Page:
"I'm going to escort you to the hotel," Maurice said; and, over his shoulder to Eleanor: "I've got to rush off to St. Louis to-night, Eleanor. That Greenleaf business. Has Mrs. O'Brien brought my things home?"'

"I'll see," she said, mechanically....

Nobody had much to say on that walk to the hotel; but when Maurice had left them, and the two ladies were in their room, Edith faced her mother:

"What is the matter?"

"You mean with Eleanor? She has a headache, I suppose."

"Mother, don't squirm! You know just as well as I do that she doesn't want me to stay with them. Why not?" She did not wait for an answer, which, indeed, her mother could not immediately find. "Well, Heaven knows I'm not pining to be with her! I shall run in to-morrow morning, and tell her that Mrs. Newbolt asked me to stay with her.... Mother, how could Maurice have fallen in love with Eleanor?" Her voice trembled; she went over to the window and stood looking down into the street; her hands were clenched behind her, and her soft young chin was rigid. "He was just a boy," she said; her eyes were blurring so that the street was a gray fog; "how could Eleanor?" It seemed as if her own ardent, innocent body felt the recoil of Maurice's youth from Eleanor's age! She thought of that dark place in his past, which she had accepted with pain, but always with defending excuses; she excused him again, now, in her thoughts: "Eleanor was impossible! That's why somebody else ... caught him. And it was long ago. And Eleanor's old enough to be his mother. He never could have loved her!" Suddenly she had a fleeting, but real, pity for Eleanor: "Poor thing!" Aloud she said, huskily, over her shoulder, "If she had really loved him, she wouldn't have done such a terrible thing as marry him."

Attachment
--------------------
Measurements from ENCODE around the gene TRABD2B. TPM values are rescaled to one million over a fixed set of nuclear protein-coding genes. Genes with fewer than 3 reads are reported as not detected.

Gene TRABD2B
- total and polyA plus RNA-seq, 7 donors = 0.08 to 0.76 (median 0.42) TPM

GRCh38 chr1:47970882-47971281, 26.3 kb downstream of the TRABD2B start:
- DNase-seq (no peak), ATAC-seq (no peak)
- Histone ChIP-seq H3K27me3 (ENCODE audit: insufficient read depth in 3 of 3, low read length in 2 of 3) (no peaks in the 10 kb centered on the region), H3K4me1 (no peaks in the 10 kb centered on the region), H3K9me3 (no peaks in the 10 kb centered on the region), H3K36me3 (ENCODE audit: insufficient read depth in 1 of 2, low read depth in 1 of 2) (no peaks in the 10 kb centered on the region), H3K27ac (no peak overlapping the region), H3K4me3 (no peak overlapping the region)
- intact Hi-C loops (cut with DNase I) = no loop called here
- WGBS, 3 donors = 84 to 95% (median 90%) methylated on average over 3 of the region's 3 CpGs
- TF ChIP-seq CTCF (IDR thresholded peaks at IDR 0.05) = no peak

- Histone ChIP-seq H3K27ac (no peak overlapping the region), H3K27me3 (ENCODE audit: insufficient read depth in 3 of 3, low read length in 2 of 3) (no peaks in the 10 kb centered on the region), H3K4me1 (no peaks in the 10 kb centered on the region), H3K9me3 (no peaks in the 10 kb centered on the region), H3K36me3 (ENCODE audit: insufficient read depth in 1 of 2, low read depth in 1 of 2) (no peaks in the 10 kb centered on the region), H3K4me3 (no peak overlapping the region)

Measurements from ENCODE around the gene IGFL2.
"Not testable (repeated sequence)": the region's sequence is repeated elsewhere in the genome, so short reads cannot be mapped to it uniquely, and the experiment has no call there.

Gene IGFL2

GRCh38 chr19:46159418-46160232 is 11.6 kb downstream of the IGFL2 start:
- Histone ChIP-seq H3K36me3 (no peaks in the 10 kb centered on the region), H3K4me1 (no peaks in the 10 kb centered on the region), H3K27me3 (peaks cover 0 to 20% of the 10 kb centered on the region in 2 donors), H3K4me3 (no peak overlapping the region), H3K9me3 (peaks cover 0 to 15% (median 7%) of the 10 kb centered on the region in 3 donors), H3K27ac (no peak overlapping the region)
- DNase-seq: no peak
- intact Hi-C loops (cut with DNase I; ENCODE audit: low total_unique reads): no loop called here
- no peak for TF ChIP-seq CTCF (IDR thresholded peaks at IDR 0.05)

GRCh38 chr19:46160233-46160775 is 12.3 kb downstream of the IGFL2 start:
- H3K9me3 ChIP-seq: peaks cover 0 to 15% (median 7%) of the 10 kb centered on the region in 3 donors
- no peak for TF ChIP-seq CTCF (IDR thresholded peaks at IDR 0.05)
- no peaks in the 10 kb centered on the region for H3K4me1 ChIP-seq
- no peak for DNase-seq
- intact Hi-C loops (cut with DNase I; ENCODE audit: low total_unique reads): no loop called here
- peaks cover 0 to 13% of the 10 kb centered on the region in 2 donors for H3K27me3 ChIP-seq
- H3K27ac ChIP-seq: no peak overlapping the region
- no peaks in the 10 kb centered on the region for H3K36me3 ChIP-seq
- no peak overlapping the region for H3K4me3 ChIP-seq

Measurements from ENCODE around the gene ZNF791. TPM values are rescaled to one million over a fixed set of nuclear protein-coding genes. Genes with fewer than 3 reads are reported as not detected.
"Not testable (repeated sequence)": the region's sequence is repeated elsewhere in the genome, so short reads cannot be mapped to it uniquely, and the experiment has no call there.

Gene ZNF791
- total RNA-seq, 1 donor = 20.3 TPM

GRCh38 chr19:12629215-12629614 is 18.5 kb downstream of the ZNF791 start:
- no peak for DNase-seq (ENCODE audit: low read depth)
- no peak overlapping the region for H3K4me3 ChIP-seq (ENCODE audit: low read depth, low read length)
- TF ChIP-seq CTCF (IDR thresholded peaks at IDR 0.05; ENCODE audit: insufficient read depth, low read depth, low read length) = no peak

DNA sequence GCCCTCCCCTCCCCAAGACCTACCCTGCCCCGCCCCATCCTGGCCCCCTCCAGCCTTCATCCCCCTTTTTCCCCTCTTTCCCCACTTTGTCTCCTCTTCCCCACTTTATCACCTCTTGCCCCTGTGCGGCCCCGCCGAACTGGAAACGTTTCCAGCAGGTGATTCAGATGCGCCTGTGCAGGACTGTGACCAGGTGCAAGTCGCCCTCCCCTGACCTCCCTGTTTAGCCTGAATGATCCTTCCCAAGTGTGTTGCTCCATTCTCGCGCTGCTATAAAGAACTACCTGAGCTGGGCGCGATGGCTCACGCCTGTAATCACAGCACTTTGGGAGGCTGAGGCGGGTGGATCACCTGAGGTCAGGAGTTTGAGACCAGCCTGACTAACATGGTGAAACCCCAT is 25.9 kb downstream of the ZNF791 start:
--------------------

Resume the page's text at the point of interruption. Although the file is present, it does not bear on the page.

Mrs. Houghton, reading the evening paper, said, briefly, "She loves him now, my dear."

"Oh!" Edith said, passionately, "sometimes I am sorry for Eleanor-and then the next minute I perfectly hate her!"

"She was only forty when she married him," Mary Houghton said; "that isn't old at all! And I have always been sorry for her." She looked up over her spectacles at the tense young figure by the window, outlined against the yellow sunset; saw those clenched hands, heard the impetuous voice break on a word,-and forgot Eleanor in a more intimate anxiety: "Of course," she said, "such a difference in age as there is between Maurice and Eleanor is a pity. But Maurice is devoted to her, and with reason. She has been generous when he has been unkind. I happen to know that."

"Maurice couldn't be unkind!"

Her mother ignored this. "And remember another thing, Edith: It isn't years that decide whether a marriage is a failure. One of the happiest marriages I ever knew was between a woman of fifty and a man of thirty. You see-" she paused, and took off her spectacles, and tapped the arm of her chair, thoughtfully: "You see, Edith, you don't understand. You are so appallingly young! You think Love speaks only through the senses. My dear, Love's highest speech is in the Spirit; the language of the senses is only it's pretty, stammering, divine baby-talk!" Edith was silent. Her mother went on: "Yes, it isn't age that decides things. It's selfishness or unselfishness. At present Eleanor is extraordinarily unselfish, so I believe they may yet be very happy."

"Oh, I hope so, of course," Edith said-and put up a furtive finger to wipe first one cheek, and then the other.... "Poor Maurice!" she said.